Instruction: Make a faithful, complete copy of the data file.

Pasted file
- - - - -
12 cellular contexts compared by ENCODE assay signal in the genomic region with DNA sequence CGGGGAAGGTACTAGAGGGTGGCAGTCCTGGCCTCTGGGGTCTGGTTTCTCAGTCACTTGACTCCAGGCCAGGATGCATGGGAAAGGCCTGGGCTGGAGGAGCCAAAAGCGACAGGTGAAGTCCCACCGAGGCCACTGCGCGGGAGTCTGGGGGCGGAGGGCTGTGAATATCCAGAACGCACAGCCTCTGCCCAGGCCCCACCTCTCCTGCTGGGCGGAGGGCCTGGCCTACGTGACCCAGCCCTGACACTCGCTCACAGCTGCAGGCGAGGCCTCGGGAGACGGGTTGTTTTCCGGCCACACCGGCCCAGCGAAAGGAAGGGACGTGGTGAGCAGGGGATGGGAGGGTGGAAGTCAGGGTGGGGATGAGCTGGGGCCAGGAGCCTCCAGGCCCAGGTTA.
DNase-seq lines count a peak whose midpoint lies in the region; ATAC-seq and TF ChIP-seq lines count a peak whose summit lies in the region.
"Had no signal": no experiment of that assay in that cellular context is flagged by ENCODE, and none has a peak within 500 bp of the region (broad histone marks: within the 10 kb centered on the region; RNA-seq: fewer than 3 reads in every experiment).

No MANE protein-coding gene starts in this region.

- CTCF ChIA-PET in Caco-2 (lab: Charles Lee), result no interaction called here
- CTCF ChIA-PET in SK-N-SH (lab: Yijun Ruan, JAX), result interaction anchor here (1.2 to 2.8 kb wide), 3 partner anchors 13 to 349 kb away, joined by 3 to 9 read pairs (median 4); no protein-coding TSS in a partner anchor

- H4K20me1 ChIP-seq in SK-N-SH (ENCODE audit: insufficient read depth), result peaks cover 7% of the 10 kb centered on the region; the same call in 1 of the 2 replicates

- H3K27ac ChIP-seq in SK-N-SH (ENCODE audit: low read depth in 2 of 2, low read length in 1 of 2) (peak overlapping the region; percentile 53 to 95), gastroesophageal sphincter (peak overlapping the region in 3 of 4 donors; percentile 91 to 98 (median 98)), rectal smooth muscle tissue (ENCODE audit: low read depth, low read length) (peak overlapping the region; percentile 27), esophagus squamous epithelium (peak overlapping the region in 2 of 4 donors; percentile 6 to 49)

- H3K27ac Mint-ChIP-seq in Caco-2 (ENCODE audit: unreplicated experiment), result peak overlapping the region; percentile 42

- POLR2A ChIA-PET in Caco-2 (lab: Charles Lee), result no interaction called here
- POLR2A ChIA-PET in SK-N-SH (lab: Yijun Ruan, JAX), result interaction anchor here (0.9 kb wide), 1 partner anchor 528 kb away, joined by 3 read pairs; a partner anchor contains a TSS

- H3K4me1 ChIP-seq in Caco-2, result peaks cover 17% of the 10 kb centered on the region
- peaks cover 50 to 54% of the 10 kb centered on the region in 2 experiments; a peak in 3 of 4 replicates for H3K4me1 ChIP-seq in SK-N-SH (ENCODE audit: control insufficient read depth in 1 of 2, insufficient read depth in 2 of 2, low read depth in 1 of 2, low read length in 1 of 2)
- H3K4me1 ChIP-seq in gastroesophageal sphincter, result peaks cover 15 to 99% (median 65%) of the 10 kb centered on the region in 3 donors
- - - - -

12 cellular contexts compared by ENCODE assay signal in the genomic region with DNA sequence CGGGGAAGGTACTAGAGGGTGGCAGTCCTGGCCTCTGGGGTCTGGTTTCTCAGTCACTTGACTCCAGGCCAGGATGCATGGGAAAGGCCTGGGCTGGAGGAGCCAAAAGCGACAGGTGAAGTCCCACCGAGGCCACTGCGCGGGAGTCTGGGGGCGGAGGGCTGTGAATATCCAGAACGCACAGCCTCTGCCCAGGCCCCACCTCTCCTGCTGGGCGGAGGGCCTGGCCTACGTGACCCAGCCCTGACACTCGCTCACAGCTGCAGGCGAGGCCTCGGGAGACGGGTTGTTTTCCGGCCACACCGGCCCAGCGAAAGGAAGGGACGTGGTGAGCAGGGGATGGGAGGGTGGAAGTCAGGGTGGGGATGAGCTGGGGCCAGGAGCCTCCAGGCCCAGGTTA.
DNase-seq lines count a peak whose midpoint lies in the region; ATAC-seq and TF ChIP-seq lines count a peak whose summit lies in the region.
"Had no signal": no experiment of that assay in that cellular context is flagged by ENCODE, and none has a peak within 500 bp of the region (broad histone marks: within the 10 kb centered on the region; RNA-seq: fewer than 3 reads in every experiment).

No MANE protein-coding gene starts in this region.

- CTCF ChIA-PET in Caco-2 (lab: Charles Lee), result no interaction called here
- CTCF ChIA-PET in SK-N-SH (lab: Yijun Ruan, JAX), result interaction anchor here (1.2 to 2.8 kb wide), 3 partner anchors 13 to 349 kb away, joined by 3 to 9 read pairs (median 4); no protein-coding TSS in a partner anchor

- H4K20me1 ChIP-seq in SK-N-SH (ENCODE audit: insufficient read depth), result peaks cover 7% of the 10 kb centered on the region; the same call in 1 of the 2 replicates

- H3K27ac ChIP-seq in SK-N-SH (ENCODE audit: low read depth in 2 of 2, low read length in 1 of 2) (peak overlapping the region; percentile 53 to 95), gastroesophageal sphincter (peak overlapping the region in 3 of 4 donors; percentile 91 to 98 (median 98)), rectal smooth muscle tissue (ENCODE audit: low read depth, low read length) (peak overlapping the region; percentile 27), esophagus squamous epithelium (peak overlapping the region in 2 of 4 donors; percentile 6 to 49)

- H3K27ac Mint-ChIP-seq in Caco-2 (ENCODE audit: unreplicated experiment), result peak overlapping the region; percentile 42

- POLR2A ChIA-PET in Caco-2 (lab: Charles Lee), result no interaction called here
- POLR2A ChIA-PET in SK-N-SH (lab: Yijun Ruan, JAX), result interaction anchor here (0.9 kb wide), 1 partner anchor 528 kb away, joined by 3 read pairs; a partner anchor contains a TSS

- H3K4me1 ChIP-seq in Caco-2, result peaks cover 17% of the 10 kb centered on the region
- peaks cover 50 to 54% of the 10 kb centered on the region in 2 experiments; a peak in 3 of 4 replicates for H3K4me1 ChIP-seq in SK-N-SH (ENCODE audit: control insufficient read depth in 1 of 2, insufficient read depth in 2 of 2, low read depth in 1 of 2, low read length in 1 of 2)
- H3K4me1 ChIP-seq in gastroesophageal sphincter, result peaks cover 15 to 99% (median 65%) of the 10 kb centered on the region in 3 donors